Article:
Press freedom advocate Dana Bullen dies at 75

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Press freedom advocate Dana Bullen dies at 75
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Dana R. Bullen, a reporter and editor at The Washington Star for 21 years before leading a group that advocates for a free press around the world, died of cancer June 25 in Alexandria. He was 75.

Bullen worked at the Star covering the Supreme Court, Senate and the 1968 presidential campaign. He was foreign editor of the Star when it folded in 1981 and wrote a weekly, syndicated column on constitutional law. He was a Nieman Fellow at Harvard University in 1966-67.
 
During his two decades at The Star, Bullen was the paper’s U.S. Supreme Court reporter, U.S. Senate reporter, covered the 1968 presidential campaign, wrote a weekly syndicated column on constitutional law and was an assistant news editor.
 
“He was a wonderful man,” said John Hynan, a longtime friend who lives in Old Town. “He was an experienced and dedicated newspaperman, and the first attorney to cover the Supreme Court for a newspaper.”
 
In 1980, on a years leave as journalist-in-residence at Tufts Universitys Fletcher School of Law and Diplomacy, Bullen initially volunteered with the World Press Freedom Committee, representing the organization at four major international conferences, including a landmark UNESCO meeting in Paris considering licensing of journalists in the name of protecting them.
 
After confrontational sessions, the restrictive proposal was set aside. I was outraged at what some groups were trying to do, and it made me realize what needed to be done, Bullen later said.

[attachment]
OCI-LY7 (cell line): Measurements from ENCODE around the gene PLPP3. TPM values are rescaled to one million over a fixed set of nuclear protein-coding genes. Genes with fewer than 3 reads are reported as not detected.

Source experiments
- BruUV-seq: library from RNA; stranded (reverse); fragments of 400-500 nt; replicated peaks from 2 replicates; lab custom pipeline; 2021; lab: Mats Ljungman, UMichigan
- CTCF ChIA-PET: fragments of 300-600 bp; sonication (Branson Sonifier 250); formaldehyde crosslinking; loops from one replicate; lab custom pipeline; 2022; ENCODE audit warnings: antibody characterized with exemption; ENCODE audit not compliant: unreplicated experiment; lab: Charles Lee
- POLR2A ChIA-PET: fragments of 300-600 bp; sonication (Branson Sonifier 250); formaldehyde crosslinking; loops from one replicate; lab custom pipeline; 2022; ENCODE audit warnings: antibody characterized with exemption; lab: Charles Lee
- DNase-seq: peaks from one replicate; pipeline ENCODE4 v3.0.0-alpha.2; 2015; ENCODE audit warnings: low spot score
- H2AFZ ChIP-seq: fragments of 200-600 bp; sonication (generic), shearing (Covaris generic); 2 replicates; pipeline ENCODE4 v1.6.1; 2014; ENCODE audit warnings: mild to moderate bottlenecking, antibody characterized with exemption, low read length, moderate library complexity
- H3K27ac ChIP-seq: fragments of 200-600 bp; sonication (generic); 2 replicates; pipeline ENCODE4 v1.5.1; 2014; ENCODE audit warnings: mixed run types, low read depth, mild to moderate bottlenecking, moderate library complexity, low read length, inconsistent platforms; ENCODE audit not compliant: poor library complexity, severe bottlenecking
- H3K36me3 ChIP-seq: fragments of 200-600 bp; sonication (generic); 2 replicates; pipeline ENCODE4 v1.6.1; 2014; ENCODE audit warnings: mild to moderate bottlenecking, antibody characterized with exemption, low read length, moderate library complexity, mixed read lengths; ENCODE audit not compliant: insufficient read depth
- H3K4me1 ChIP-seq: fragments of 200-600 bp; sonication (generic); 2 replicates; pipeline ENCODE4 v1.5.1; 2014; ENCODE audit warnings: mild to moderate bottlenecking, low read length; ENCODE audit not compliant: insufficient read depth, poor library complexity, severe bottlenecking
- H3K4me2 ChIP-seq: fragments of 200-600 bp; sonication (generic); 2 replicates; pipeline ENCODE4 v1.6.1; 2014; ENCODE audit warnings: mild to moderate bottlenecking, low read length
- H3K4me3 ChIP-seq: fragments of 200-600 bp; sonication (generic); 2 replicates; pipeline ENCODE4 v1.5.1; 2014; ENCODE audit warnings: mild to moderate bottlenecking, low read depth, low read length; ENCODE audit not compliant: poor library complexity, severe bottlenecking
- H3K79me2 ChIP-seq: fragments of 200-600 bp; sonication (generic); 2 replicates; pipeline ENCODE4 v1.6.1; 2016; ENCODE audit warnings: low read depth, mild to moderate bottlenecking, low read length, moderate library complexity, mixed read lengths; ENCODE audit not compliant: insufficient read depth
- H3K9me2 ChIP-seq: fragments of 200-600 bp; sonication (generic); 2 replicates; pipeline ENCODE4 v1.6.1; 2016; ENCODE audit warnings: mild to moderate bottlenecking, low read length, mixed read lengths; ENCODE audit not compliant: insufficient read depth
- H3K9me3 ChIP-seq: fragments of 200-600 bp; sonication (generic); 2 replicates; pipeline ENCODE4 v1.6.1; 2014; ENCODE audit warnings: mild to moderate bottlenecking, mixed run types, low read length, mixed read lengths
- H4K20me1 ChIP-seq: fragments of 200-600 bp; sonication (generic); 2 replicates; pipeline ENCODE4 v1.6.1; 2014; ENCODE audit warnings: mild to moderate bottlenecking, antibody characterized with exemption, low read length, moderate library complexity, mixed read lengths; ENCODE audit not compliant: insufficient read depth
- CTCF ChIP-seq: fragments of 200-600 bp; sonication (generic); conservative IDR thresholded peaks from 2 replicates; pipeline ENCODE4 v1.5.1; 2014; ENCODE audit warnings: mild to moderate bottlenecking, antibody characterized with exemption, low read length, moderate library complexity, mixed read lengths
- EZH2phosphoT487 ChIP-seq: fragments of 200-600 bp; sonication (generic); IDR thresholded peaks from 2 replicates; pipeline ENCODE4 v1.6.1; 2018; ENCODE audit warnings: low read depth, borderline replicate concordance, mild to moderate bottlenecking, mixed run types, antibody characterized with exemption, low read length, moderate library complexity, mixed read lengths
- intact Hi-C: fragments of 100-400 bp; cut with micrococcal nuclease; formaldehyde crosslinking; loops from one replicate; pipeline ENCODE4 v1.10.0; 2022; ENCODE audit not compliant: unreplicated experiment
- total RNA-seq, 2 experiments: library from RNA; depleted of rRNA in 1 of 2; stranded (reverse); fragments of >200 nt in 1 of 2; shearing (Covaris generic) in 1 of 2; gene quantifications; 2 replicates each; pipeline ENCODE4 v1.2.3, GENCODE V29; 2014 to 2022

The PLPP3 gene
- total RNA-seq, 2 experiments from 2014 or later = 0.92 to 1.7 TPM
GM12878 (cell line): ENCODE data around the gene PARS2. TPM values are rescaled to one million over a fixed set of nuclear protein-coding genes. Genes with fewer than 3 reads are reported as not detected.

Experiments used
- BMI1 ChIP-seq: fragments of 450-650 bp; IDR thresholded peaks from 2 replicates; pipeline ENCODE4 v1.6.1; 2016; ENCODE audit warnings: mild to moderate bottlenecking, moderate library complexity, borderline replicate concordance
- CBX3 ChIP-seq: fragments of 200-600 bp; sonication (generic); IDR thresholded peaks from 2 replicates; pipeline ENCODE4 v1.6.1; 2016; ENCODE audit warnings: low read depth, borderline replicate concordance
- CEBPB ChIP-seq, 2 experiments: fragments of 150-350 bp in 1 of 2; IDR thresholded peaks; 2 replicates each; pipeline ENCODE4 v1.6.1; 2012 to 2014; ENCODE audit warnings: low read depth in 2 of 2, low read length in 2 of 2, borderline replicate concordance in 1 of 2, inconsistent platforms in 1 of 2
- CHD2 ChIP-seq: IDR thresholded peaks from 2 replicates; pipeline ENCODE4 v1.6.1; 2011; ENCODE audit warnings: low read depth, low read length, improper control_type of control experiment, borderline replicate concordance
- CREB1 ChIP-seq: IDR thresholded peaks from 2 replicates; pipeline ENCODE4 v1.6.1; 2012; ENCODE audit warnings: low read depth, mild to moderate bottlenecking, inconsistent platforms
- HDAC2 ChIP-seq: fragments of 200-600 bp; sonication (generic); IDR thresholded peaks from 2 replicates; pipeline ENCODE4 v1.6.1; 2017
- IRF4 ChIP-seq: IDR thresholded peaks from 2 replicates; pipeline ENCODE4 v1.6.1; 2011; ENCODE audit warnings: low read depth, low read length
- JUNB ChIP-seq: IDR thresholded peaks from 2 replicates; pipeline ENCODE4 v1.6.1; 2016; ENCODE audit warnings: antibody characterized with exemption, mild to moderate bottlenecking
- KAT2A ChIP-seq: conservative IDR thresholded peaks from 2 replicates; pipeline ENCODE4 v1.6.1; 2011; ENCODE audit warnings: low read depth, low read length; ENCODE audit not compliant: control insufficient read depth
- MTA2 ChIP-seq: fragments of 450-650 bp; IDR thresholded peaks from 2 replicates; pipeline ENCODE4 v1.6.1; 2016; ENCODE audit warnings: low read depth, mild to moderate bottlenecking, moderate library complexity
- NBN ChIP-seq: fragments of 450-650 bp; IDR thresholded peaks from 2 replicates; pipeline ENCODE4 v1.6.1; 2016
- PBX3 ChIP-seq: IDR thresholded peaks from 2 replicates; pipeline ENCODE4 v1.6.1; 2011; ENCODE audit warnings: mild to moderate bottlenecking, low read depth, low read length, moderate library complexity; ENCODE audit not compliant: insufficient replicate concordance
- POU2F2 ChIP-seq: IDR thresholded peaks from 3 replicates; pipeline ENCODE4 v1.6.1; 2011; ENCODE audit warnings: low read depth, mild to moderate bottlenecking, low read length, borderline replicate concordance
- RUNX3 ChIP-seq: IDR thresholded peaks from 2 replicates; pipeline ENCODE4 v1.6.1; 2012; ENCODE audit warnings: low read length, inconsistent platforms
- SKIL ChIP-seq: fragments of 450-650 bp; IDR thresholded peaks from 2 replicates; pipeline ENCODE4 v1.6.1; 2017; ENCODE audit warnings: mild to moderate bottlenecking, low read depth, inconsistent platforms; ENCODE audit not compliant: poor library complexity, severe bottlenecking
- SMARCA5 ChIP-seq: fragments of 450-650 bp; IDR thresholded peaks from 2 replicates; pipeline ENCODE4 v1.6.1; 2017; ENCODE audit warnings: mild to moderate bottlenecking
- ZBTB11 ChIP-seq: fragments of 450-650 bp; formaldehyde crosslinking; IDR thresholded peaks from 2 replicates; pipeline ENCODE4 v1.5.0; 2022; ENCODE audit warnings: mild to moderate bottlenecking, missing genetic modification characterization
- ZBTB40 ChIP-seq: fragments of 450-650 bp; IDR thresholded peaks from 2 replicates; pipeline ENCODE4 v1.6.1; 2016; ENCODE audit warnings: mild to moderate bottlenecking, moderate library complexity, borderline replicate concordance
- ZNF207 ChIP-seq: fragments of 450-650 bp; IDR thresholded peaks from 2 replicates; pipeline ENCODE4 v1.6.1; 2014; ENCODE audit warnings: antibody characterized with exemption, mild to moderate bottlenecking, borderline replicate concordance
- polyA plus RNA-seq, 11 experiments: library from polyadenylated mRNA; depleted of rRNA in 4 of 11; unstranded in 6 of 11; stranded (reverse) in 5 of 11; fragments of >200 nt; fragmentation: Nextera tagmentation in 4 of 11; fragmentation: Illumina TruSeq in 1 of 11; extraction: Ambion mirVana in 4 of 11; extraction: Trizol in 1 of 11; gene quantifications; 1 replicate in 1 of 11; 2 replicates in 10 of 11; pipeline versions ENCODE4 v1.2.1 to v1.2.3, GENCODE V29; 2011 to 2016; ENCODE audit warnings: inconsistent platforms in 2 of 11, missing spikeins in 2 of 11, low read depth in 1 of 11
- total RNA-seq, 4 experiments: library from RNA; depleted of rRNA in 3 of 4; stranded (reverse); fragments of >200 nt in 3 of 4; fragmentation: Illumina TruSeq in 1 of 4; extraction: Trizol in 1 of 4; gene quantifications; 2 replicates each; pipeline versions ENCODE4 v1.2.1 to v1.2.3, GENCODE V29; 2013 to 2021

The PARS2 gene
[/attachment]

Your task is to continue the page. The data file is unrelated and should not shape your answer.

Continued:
After the Star closed in 1981, Bullen became executive director of the World Press Freedom Committee, representing the group at the United Nations. He also organized international meetings about issues concerning a free press, such as how to support emerging independent news organizations in Eastern Europe following the Soviet Union’s collapse.
 
On any list of dedicated, articulate, persistent and effective defenders of freedom of the press, Dana ranked among the very best, said Harold W. Andersen, retired publisher of the Omaha World-Herald, former chairman of the American Newspaper Publishers Association. Wherever men believe that a free press means a free people, Dana Bullen will be remembered.
 
Dana Ripley Bullen II was born in Boston, Mass., on Aug. 6, 1931. He attended Phillips Academy, Andover, Mass., and earned journalism and law degrees at the University of Florida. Following active duty as a lieutenant in the U.S. Marine Corps, he came to the Washington area in 1958, joining The Star the next year after working for a suburban paper.

Bullen retired as WPFC executive director in 1996, but remained an adviser to the group for a further 10 years during which press freedom on the Internet became a major concern. Among citations, Bullen twice received the American Bar Association’s Silver Gavel Award for his coverage of the Supreme Court and the law, and in 2000 was awarded the Inter American Press Association’s Chapultepec Grand Prize in recognition of his work for press freedom.

Survivors include his wife, Joyce Cornell Bullen of Alexandria; a brother, Pierce K. Bullen, of Washington, D.C., a niece and three nephews. Contributions may be made in his name to World Press Freedom Committee, 11690-C Sunrise Valley Drive, Reston, VA 20191.

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